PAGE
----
The aeolipile or the basic steam engine, was invented by Hero of Alexandria (his actual name, not a title) in the 1st century of the common era. This is at least a millenia before the feudal era so mimiced in a typical fantasy world. This means that, with all those inventive peoples in a typical fantasy world, steam engines could, and perhaps should, exist before plate and mail does, and almost certainly before all thsoe crazy polearms do. I’m not saying you must steampunk up your world, that’s your choice. But I am saying it’s not out of the boundary of reality to do so. And that mechanical focused peoples, perhaps dwarfs, should have something with it. Dwarfs should have at least steam powered mine carts and maybe a steam engine hammer system to process metals into a uniform shape.

Technology is a big factor in disease prevention. Let’s talk about cholera. Poop in your drinking water, your society will suffer with it. Functional sewers obviously nearly eliminate that particular disease. I know I said you should get rid of sewers, and you should. But a character (re)inventing them because they finally understand, “Hey, we should not poop in the water we drink!” could be a potential in a story, even minor.

Tuberculosis (also known as ‘the consumption’) is a deadly disease that the victim of it dies by drowning of fluids in their lungs. Yet a simple technology that elevates the head portion of a bed upwards at an angle (such as we have in hospital beds today) will completely prevent the death from occurring. Tuberculosis kills when a person who suffers it lies flat on their back and sleeps. The fluids do not build up in their lungs (which causes the drowning and death) if the body is at an angle while sleeping, for gravity helps flush the fluids down and eventually out of the system. That’s why a sufferer won’t die from TB while standing up.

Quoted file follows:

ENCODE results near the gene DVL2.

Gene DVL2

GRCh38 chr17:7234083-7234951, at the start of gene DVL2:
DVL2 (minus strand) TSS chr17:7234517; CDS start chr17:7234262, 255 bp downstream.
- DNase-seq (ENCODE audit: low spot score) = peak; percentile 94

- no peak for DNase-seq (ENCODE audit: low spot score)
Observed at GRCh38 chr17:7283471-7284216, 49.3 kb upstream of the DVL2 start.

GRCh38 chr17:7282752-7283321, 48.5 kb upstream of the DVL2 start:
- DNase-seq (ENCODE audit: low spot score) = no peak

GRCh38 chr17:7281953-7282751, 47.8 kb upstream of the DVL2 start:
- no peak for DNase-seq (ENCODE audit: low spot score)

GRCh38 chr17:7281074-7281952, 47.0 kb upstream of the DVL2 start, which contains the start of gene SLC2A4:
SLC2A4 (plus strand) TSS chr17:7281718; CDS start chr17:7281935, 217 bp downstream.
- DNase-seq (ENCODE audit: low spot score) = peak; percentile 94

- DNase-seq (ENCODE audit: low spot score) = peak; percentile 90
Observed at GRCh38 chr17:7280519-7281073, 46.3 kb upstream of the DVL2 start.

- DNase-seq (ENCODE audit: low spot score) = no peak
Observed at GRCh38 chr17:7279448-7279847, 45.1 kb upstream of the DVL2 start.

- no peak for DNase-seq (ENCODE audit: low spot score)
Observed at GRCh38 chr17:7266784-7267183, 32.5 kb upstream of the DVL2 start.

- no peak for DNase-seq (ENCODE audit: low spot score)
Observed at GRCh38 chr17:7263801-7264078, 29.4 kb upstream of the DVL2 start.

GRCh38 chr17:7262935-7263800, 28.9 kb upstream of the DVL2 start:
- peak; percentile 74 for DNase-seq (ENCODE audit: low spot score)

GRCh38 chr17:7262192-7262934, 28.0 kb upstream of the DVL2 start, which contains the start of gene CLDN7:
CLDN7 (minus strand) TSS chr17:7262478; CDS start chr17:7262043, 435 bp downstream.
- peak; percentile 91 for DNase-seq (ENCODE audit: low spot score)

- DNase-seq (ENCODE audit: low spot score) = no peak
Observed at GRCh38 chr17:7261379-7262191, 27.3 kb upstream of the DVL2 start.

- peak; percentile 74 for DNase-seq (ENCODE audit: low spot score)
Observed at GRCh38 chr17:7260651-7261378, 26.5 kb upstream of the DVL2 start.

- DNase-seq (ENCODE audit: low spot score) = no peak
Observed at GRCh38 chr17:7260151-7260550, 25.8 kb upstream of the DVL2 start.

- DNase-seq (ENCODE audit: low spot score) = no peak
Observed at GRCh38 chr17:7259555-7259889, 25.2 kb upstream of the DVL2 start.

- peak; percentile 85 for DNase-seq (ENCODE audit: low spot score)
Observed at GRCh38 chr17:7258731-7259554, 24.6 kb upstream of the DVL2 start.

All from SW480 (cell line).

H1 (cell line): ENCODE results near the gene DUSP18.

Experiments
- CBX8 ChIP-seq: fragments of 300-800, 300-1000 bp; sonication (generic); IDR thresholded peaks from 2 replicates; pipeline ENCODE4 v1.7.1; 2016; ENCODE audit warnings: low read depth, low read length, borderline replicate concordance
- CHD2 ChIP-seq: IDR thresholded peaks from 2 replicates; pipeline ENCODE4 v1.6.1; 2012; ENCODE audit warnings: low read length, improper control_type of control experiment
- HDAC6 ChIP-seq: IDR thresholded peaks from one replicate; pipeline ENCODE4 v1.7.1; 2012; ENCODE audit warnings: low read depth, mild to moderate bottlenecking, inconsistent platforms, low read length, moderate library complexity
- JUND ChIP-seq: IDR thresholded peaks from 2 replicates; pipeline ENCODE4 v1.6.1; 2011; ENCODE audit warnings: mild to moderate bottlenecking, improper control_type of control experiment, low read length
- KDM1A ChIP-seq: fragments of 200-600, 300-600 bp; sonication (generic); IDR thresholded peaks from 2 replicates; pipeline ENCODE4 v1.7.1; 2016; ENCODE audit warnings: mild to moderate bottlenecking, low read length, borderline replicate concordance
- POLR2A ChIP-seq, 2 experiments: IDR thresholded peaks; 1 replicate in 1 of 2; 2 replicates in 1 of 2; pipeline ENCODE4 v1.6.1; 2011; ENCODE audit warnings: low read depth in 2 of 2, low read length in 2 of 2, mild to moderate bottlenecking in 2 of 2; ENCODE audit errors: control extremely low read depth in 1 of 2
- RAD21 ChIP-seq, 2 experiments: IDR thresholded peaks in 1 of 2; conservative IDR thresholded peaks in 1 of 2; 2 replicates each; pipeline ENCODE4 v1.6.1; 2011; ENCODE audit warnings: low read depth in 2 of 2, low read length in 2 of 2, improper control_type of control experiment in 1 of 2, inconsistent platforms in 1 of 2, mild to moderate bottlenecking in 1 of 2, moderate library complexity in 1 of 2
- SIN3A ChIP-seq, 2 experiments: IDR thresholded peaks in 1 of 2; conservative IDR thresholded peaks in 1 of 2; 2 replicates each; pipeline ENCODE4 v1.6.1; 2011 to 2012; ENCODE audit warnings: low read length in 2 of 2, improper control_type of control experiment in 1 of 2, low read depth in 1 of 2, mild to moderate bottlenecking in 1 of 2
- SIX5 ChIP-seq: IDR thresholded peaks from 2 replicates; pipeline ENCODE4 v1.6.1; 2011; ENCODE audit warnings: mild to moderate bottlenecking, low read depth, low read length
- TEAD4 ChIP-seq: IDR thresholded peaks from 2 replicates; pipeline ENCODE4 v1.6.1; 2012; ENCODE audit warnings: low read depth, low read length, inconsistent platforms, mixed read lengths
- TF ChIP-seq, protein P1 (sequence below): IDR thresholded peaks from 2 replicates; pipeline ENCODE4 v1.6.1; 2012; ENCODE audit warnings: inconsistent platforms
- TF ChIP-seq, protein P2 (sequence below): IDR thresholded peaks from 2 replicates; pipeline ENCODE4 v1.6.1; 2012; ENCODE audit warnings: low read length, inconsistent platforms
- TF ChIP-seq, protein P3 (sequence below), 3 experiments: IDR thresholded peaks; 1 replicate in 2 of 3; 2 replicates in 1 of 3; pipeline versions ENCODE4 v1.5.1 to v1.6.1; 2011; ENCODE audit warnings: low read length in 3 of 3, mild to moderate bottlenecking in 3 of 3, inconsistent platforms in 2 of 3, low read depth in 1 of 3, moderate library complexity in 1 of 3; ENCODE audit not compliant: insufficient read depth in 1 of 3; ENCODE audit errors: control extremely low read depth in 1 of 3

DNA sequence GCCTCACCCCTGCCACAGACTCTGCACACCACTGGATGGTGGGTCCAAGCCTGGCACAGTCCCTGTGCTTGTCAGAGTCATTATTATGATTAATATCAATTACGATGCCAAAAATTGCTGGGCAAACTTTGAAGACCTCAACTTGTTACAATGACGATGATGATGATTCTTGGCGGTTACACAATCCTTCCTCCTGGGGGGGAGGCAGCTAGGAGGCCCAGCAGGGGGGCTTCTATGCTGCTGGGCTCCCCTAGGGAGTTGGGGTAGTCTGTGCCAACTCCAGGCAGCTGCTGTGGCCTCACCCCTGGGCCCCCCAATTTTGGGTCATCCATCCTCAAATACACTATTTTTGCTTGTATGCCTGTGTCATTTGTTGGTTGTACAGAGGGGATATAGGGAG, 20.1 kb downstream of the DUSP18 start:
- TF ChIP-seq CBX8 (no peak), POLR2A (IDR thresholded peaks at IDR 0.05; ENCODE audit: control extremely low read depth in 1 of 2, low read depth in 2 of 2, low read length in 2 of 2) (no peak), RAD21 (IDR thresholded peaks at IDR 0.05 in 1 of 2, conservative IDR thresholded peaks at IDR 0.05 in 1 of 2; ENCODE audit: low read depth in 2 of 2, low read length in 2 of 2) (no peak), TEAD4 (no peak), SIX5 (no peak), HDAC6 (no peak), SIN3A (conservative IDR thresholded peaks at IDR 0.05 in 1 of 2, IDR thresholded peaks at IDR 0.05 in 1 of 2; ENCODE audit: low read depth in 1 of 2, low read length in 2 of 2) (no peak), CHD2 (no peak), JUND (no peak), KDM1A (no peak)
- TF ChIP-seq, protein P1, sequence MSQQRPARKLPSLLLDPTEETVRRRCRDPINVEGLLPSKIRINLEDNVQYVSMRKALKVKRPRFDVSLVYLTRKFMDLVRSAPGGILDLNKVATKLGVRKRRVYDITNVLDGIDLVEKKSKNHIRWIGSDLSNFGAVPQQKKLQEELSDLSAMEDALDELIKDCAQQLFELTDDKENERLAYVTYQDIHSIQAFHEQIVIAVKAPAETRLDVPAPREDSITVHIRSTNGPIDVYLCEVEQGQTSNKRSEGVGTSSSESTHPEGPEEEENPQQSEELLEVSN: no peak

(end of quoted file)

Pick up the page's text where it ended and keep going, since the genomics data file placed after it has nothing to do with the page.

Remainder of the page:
The simple act of boiling water, which can be done on an industrial scale for a society with minor technology, elminates so many other diseases it would be absurd to name them.

But diseases can also wipe out technology. It may strike us as odd, living in a highly technological world as we do now, but technology does not continue ever onwards and upwards. Technology can, and has, been lost. If no one’s left alive that knows how to build, say, a railroad train, then whatever trains that have been built are it, and once they’re gone, they’re done. No more trains for that society. Not unless some other person invents them again (and perhaps differently than before) or the knowledge is regained, perhaps in the form of an old book or diagram. Have a disease like the Bubonic Plague (which, by the by, is not hard to have in a fantasy world, that came from rats of one area of the world coming to another via ships, a common thing in most fantasy worlds) and you can soon see entire branches of technology and society ending. People who are immune to the disease, such as say, elfs, would become superior over others who suffer from it on sheer fact that their social and technological progress is not stymied by the massive die off brought on by the epidemic. Worse, combine the disease carriers into a conquering species, and you have something like Orcs dominating the world with better weapons technology and immunity to a disease ravaging the surrounding peoples.